Rape and Domestic Violence: The law prohibits rape, including spousal rape, both of which are punishable by up to 15 years’ imprisonment. The law penalizes domestic physical or psychological violence with a prison sentence of up to three years. Authorities enforced the law effectively. The first law on the Elimination of Gender-Based and Domestic Violence entered into effect on February 11. The law envisages the establishment of a national commission for the prevention of domestic and gender-based violence.
As of the end of June, the Prosecutor’s Office initiated 44 criminal proceedings related to gender violence and 12 related to domestic violence. As of the end of June, the Prosecutor’s Office concluded 10 cases of gender violence and one case of domestic violence. Almost all the cases involved elements of psychological abuse and mistreatment. Some cases also involved injuries, sexual aggression, and threats.
The government’s Interdisciplinary Team on Gender Violence (EAID) provided medical and psychological services (including a hotline) as well as legal assistance to victims of domestic violence. In addition the government placed abused women and their children in a shelter, in a hotel, or with foster families who agreed to provide shelter. As of August, EAID had assisted102 female victims of domestic violence. These cases involved psychological, physical, and sexual violence, as well as social and economic mistreatment. Caritas, a religious nongovernmental organization (NGO), worked closely with the government and with other NGOs in providing support to the victims in their integration into society.
Victims of domestic violence could also request help from the NGO Andorran Women’s Association (ADA), which works for women’s rights. According to the ADA, victims were reluctant to file a complaint with police due to fear of reprisal.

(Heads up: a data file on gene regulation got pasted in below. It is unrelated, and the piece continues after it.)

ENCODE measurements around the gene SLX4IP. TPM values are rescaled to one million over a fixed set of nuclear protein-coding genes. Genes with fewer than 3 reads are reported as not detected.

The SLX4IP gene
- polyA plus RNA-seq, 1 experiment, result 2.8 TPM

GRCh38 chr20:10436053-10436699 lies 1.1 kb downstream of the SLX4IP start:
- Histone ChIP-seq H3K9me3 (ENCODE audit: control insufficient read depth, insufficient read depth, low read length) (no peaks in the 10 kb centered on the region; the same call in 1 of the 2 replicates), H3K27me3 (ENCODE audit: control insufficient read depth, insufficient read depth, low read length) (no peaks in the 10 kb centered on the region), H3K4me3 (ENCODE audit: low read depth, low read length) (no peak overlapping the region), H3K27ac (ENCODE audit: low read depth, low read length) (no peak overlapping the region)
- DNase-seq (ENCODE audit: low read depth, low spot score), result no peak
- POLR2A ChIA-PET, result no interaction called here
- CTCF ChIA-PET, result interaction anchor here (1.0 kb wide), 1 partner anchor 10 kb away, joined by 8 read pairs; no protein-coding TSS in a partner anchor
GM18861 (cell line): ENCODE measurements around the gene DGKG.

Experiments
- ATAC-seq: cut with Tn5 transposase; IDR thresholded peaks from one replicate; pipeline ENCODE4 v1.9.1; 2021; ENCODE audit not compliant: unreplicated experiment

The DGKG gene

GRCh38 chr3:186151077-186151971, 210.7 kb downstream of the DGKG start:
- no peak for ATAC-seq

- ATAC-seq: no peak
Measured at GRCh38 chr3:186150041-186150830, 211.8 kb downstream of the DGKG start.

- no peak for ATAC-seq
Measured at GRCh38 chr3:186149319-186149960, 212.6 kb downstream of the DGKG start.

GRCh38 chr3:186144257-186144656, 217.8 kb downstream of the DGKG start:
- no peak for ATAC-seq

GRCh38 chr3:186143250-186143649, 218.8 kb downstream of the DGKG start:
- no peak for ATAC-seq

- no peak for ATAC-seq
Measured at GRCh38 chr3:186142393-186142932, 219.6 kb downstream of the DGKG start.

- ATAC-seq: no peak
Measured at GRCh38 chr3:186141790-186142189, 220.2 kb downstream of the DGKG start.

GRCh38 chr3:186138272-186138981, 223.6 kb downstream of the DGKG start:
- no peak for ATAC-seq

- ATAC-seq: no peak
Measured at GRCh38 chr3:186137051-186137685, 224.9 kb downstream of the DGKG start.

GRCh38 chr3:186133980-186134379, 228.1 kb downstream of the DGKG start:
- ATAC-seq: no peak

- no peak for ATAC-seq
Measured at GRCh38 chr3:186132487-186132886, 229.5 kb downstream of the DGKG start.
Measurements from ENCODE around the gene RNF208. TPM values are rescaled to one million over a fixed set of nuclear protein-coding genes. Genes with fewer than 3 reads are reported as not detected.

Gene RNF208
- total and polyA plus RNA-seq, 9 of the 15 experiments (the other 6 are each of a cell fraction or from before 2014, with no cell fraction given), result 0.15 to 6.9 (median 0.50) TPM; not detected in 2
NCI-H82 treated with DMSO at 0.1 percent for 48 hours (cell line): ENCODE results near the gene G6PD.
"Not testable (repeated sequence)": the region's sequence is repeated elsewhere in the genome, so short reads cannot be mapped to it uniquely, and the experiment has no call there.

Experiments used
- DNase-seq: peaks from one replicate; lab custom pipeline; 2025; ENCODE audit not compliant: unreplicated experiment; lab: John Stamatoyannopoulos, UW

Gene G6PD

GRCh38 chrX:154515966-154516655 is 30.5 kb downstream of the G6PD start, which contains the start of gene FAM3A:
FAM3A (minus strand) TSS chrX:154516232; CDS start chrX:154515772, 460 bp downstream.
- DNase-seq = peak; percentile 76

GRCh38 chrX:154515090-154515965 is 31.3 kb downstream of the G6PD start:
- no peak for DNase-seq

Sexual Harassment: The law prohibits sexual harassment under the provisions for other sexual aggressions, punishable by three months’ to three years’ imprisonment. As of June two cases of sexual harassment were reported.
Reproductive Rights: Couples and individuals have the right to decide freely the number, spacing, and timing of children; to have the information and means to do so; and to attain the highest standard of reproductive health free from discrimination, coercion, or violence.
Discrimination: The law prohibits discrimination against women privately or professionally with fines up to 24,000 euros ($26,000). The law does not require equal pay for equal work. Although no cases were filed during the year, the ADA and trade union representatives from the Andorran Trade Union reported cases of gender discrimination especially related to unequal salaries for the same work and workplace bullying (see section 7.d.).